The January Birthstone: Garnet
Garnet takes its name from the Latin 'granatus' meaning 'seed', thanks to its resemblance of those found inside a pomegranate.
The January Birthstone: Garnet
Take one look at the deep red seeds nestled inside a pomegranate fruit to understand where the gemstone garnet takes its name. Derived from the Latin word 'granatus' - meaning 'grain' or 'seed' - the name was given to garnet because of its close resemblance to the pomegranate seeds.
First mined in Sri Lanka over 2500 years ago, garnets are now found in many countries across the world including Africa, Australia, India, Russia, South America and the United States and although most commonly red in colour, garnets can also be found in a variety of hues including lime green, rosy pink and bright yellow.
Because the chemical composition of garnet varies, the atomic bonds in some species are stronger than in others. As a result, this mineral group shows a range of hardness on the MOHs Scale of about 6.5 to 7.5. The harder species like almandine are often used for abrasive purposes.
There are 6 main types of garnet, each of which come from a different part of the globe, with their own unique properties, but the main difference between them come from variations in colour, density and refraction capacities, due to unique combinations of elements with each particular gem, such as iron, calcium and manganese.
- Almandine: A deep rich red colour with undertones of purple or orange, with the most valuable almandine garnets being a wine colour, and are found all over the world from Brazil to Kentucky.
- Demantoid: One of the most rare and valuable varieties of garnet, with medium green tones, that are found in Italy, Korean, Russia and Zaire.
- Pyrope: The most classical type of garnets when people think of the birthstone for January. The pyrope garnets found in the United States have the most feel, saturated red tones.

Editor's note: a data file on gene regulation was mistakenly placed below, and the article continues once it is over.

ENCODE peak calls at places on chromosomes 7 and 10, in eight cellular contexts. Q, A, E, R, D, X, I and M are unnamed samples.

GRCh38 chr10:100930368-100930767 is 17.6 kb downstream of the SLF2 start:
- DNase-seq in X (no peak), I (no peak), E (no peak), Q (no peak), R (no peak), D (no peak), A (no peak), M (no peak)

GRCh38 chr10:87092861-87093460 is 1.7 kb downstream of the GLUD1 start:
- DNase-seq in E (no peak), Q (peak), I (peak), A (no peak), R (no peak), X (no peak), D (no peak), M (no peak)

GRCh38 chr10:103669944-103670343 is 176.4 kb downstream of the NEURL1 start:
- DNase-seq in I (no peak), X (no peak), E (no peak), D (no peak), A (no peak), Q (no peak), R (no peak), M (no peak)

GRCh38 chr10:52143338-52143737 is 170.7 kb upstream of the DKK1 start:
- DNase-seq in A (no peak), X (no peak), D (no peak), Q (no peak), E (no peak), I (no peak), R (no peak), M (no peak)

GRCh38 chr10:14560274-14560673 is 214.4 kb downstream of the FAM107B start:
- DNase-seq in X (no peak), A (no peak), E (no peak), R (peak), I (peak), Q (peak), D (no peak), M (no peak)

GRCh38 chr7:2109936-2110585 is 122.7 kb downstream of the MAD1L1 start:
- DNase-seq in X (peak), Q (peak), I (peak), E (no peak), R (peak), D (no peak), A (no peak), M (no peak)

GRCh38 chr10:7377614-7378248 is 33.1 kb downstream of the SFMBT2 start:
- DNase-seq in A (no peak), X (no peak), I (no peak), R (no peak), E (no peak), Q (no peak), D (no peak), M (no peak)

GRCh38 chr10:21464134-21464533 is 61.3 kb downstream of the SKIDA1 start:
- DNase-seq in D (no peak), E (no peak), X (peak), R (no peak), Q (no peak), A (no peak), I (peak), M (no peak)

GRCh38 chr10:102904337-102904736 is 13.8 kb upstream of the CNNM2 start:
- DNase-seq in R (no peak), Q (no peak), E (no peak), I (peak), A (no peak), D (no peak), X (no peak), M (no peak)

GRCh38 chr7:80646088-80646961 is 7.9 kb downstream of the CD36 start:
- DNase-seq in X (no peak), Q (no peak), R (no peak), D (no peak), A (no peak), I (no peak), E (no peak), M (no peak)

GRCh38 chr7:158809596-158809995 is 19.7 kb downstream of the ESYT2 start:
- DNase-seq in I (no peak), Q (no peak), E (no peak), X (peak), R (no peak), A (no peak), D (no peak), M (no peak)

- Rhodolite: This African variety is also highly popular - with pink or lavender tones - the rhodolite type of garnet is especially popular for use in children's jewellery.
- Spessartite: With a medium orange to reddish orange hue, spessartite garnets are primarily found in Bavaria and Germany and are especially popular in these regions.
- Uvarovite: Found in Russia, this bright green type of garnet often occurs in small crystals.
Throughout time, there have been many ancient traditions and legends about garnet. In medieval times, the stones were thought to cure depression, protect against bad dreams and relieve diseases of the liver; According to legend, Noah used a finely cut, glowing garnet to illuminate the ark during those wet days and nights; Hebrew writers include the garnet as one of the twelve gems in Aaron's breastplate and Christian tradition considered the blood-red garnet as a symbol of Christ's sacrifice.
If you own a garnet, they can be cleaned with warm soapy water and a soft brush, but you must always make sure you rinse the gem after washing it. Ultrasonic treatments may also be used for garnet, except the demantoid variety and you should not steam clean the stone. Care should be taken to protect your gem from sharp blows, harsh temperatures and chemicals.
To discover our full range of garnet jewellery, visit us in store at our Cornfield Road or The Beacon, Eastbourne stores.